Bitcoin’s best-funded startup, 21 Inc, has unveiled a new proof-of-concept aimed at providing an illustration of how its bitcoin hardware and software can create new ways for data to be collected and monetized.
Called Sensor21, the prototype outlines specifically how a precision altimeter can work with a 21 Bitcoin Computer to create a miniaturized weather tracker capable of monitoring data points such as air pressure, altitude and temperature.
Using such a network, 21 contends that these devices can be made to query other cities to determine their data. Further, by gathering data from more than one location, users could collectively build a comprehensive weather map for a particular region.
The company explained:
The goal that 21 is moving toward is one whereby individuals are ultimately incentivized to share all sorts of data, whether it is the weather or radiation levels collected with a Geiger counter.
"At the end of the day, a Geiger counter is just an electrical sensor. So capturing the data, managing it with a local database and setting it up for sale will be very similar for other sensors," 21 engineer Tyler Pate told CoinDesk.
The example comes in the midst of a more active period of announcements from 21 aimed at showcasing the work ongoing internally and its vision for bitcoin in the Internet of Things, or the goal of connecting all manner of non-computing devices to the Internet.
In March, 21 introduced a similar proof-of-concept called Ping21, which found the startup proposing how a grid computing network with micropayments incentives could help webmasters better monitor the status of global websites.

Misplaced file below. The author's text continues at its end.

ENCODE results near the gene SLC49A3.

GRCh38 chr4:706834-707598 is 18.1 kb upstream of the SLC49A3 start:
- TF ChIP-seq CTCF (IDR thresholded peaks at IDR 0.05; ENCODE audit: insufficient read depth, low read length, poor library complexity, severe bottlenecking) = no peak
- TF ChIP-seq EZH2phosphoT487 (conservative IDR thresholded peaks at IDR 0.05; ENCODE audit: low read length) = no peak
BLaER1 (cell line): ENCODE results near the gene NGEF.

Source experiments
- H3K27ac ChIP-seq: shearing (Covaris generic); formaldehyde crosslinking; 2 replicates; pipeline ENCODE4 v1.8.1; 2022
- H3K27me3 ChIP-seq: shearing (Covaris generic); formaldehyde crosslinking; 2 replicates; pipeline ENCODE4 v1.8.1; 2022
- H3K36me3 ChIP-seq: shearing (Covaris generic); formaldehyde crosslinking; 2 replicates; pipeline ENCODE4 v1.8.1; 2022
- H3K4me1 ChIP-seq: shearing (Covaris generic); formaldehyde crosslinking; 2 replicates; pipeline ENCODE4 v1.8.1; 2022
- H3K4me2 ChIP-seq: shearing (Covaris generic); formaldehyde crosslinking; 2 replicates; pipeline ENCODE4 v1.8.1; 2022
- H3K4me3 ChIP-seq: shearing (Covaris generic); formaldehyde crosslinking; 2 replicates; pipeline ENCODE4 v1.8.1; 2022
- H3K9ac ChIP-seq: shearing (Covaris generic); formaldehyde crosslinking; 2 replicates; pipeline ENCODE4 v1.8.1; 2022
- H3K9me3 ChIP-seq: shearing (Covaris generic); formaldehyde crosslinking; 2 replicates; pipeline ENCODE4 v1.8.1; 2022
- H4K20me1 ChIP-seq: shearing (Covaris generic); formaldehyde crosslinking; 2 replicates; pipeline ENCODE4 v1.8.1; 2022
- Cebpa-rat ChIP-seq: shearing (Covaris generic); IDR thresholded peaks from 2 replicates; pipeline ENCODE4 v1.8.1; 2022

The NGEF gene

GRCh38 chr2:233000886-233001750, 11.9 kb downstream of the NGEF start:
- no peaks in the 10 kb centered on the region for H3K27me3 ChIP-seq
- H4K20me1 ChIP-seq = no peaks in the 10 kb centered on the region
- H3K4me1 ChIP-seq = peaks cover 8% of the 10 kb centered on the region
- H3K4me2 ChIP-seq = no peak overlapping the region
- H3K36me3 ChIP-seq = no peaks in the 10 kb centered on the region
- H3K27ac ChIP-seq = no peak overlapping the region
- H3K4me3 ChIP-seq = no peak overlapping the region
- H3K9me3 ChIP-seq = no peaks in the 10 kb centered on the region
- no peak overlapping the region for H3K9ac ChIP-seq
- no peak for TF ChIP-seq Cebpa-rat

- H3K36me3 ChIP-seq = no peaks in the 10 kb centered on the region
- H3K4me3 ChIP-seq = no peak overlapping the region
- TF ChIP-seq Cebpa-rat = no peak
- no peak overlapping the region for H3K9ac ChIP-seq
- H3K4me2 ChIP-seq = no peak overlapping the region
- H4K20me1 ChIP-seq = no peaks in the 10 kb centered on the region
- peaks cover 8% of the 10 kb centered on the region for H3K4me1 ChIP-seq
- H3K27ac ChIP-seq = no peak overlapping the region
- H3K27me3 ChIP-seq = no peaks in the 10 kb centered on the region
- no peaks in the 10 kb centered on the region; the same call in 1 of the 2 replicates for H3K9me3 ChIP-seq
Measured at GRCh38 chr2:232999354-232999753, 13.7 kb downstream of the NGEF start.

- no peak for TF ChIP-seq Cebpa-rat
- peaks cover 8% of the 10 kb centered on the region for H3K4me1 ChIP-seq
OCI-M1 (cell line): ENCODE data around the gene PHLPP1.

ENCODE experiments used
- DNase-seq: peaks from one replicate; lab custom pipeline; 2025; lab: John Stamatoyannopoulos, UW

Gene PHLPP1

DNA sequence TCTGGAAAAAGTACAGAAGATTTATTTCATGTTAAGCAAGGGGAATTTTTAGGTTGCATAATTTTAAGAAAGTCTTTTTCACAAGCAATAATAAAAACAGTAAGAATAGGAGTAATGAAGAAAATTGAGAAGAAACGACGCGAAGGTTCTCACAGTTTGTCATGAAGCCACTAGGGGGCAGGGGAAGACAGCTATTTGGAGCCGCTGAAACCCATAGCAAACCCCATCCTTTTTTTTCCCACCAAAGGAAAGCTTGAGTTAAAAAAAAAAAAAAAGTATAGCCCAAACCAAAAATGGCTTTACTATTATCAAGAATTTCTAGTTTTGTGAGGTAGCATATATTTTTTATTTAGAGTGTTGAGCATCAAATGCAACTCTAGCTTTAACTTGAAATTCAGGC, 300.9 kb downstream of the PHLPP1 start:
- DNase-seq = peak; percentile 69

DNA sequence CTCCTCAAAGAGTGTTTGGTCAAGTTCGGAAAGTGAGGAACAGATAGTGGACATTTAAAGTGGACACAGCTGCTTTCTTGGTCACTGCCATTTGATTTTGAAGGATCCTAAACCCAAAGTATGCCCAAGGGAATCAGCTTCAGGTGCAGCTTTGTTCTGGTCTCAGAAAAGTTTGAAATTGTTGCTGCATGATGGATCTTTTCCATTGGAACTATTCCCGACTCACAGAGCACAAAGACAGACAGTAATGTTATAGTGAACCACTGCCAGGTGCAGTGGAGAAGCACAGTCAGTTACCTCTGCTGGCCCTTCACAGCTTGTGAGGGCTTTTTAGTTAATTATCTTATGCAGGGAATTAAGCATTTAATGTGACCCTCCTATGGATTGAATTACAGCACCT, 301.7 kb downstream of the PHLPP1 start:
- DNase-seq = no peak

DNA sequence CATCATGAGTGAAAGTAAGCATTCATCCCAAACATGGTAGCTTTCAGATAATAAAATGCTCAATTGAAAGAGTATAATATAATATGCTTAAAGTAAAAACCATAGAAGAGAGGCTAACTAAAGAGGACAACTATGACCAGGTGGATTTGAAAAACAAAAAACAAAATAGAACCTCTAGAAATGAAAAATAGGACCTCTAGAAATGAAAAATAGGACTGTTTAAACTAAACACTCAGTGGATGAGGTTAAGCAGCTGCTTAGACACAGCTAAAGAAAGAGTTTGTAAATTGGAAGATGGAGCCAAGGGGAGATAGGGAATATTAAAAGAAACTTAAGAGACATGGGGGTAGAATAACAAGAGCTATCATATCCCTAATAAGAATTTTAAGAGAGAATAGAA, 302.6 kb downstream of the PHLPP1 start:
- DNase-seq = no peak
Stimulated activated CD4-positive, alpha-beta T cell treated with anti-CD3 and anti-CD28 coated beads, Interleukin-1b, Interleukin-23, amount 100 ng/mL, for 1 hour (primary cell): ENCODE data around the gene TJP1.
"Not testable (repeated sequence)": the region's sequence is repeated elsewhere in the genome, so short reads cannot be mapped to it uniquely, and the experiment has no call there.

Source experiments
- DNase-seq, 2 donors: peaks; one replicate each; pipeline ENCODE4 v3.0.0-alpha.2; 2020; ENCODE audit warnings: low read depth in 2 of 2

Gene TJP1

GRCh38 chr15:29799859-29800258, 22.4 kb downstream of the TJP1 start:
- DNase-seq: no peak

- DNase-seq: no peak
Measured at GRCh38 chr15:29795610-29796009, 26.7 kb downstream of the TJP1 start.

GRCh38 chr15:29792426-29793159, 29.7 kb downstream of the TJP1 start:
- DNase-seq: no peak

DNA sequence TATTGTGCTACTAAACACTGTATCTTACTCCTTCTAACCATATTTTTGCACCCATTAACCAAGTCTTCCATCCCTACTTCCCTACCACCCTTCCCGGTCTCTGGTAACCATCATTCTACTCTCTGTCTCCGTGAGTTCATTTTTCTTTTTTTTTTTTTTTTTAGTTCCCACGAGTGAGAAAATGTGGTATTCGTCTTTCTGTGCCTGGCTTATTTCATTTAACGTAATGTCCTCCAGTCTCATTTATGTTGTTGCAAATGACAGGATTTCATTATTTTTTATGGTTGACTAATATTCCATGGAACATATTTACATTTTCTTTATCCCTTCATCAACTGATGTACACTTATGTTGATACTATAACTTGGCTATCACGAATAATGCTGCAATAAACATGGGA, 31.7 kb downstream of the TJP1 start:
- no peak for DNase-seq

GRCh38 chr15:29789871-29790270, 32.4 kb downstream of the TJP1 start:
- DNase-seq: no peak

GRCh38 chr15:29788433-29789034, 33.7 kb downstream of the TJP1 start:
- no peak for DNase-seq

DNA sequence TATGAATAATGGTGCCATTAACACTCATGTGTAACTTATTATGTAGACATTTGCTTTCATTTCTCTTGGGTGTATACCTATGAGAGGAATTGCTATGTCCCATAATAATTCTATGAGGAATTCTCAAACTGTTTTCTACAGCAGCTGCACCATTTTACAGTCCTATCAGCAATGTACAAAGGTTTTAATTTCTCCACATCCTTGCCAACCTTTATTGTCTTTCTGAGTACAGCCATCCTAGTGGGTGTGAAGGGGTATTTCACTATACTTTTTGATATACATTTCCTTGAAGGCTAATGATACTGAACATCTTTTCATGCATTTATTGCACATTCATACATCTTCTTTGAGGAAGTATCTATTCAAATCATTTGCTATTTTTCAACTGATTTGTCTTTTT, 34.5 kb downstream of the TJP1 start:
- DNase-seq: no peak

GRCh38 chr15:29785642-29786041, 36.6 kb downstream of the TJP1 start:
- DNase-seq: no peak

Further, at CoinDesk’s Consensus 2016 conference, 21 made its software package available for free, a development that means all computer users can now run software that was previously only available to users of the 21 Bitcoin Computer.
Expanded use cases
Still, 21 envisions how such a network could come to carry out beneficial societal functions, including helping rescue workers better respond during emergencies.
In the event of a meltdown at a nuclear power plant, such as what occurred at the Fukushima facility in Japan in 2011, a grid network would be able to efficiently collect information on levels of radiation, giving response workers up-to-date information about potential dangers.
This kind of tool could also be used to prevent future disasters as well.
Pate explained that one of the potential uses could have been in Flint, Michigan, and that such a network could have gathered water samples to determine quantities of lead. If there were multiple people collecting data on the water, these individuals could have sold it automatically, alerting groups and agencies that there was something wrong.
"Watchdogs or other groups could query these sensors in a fast and efficient way," Pate said.
Jacob Donnelly contributed reporting.
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